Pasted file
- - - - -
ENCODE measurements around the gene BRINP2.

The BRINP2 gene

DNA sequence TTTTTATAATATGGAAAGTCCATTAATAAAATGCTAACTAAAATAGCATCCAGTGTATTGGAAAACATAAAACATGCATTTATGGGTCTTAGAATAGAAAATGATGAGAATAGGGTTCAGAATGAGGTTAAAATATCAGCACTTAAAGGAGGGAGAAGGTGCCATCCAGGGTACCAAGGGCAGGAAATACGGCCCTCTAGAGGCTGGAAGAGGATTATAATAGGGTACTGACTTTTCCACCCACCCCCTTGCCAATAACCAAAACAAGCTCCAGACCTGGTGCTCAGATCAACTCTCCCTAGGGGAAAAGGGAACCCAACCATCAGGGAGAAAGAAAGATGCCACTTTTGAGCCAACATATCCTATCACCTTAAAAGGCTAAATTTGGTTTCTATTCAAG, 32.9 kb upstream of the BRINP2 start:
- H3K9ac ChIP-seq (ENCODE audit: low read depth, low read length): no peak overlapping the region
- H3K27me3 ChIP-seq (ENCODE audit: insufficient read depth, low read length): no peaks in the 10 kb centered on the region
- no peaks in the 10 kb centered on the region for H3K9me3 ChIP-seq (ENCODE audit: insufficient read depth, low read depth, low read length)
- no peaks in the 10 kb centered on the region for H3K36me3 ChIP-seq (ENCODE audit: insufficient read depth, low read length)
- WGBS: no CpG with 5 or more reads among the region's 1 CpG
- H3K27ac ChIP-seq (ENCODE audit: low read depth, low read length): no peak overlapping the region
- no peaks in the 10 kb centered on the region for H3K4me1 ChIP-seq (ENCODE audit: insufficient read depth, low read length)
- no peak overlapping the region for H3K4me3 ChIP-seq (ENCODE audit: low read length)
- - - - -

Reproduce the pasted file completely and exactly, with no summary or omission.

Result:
ENCODE measurements around the gene BRINP2.

The BRINP2 gene

DNA sequence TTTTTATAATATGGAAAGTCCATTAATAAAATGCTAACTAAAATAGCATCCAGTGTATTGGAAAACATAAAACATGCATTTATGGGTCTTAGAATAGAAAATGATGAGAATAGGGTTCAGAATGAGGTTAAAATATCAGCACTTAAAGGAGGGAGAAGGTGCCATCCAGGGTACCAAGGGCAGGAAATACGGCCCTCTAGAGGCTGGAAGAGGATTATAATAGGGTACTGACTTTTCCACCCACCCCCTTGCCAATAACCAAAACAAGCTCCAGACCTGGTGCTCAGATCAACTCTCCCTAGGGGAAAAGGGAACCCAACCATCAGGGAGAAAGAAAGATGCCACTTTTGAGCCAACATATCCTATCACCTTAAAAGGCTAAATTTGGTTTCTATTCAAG, 32.9 kb upstream of the BRINP2 start:
- H3K9ac ChIP-seq (ENCODE audit: low read depth, low read length): no peak overlapping the region
- H3K27me3 ChIP-seq (ENCODE audit: insufficient read depth, low read length): no peaks in the 10 kb centered on the region
- no peaks in the 10 kb centered on the region for H3K9me3 ChIP-seq (ENCODE audit: insufficient read depth, low read depth, low read length)
- no peaks in the 10 kb centered on the region for H3K36me3 ChIP-seq (ENCODE audit: insufficient read depth, low read length)
- WGBS: no CpG with 5 or more reads among the region's 1 CpG
- H3K27ac ChIP-seq (ENCODE audit: low read depth, low read length): no peak overlapping the region
- no peaks in the 10 kb centered on the region for H3K4me1 ChIP-seq (ENCODE audit: insufficient read depth, low read length)
- no peak overlapping the region for H3K4me3 ChIP-seq (ENCODE audit: low read length)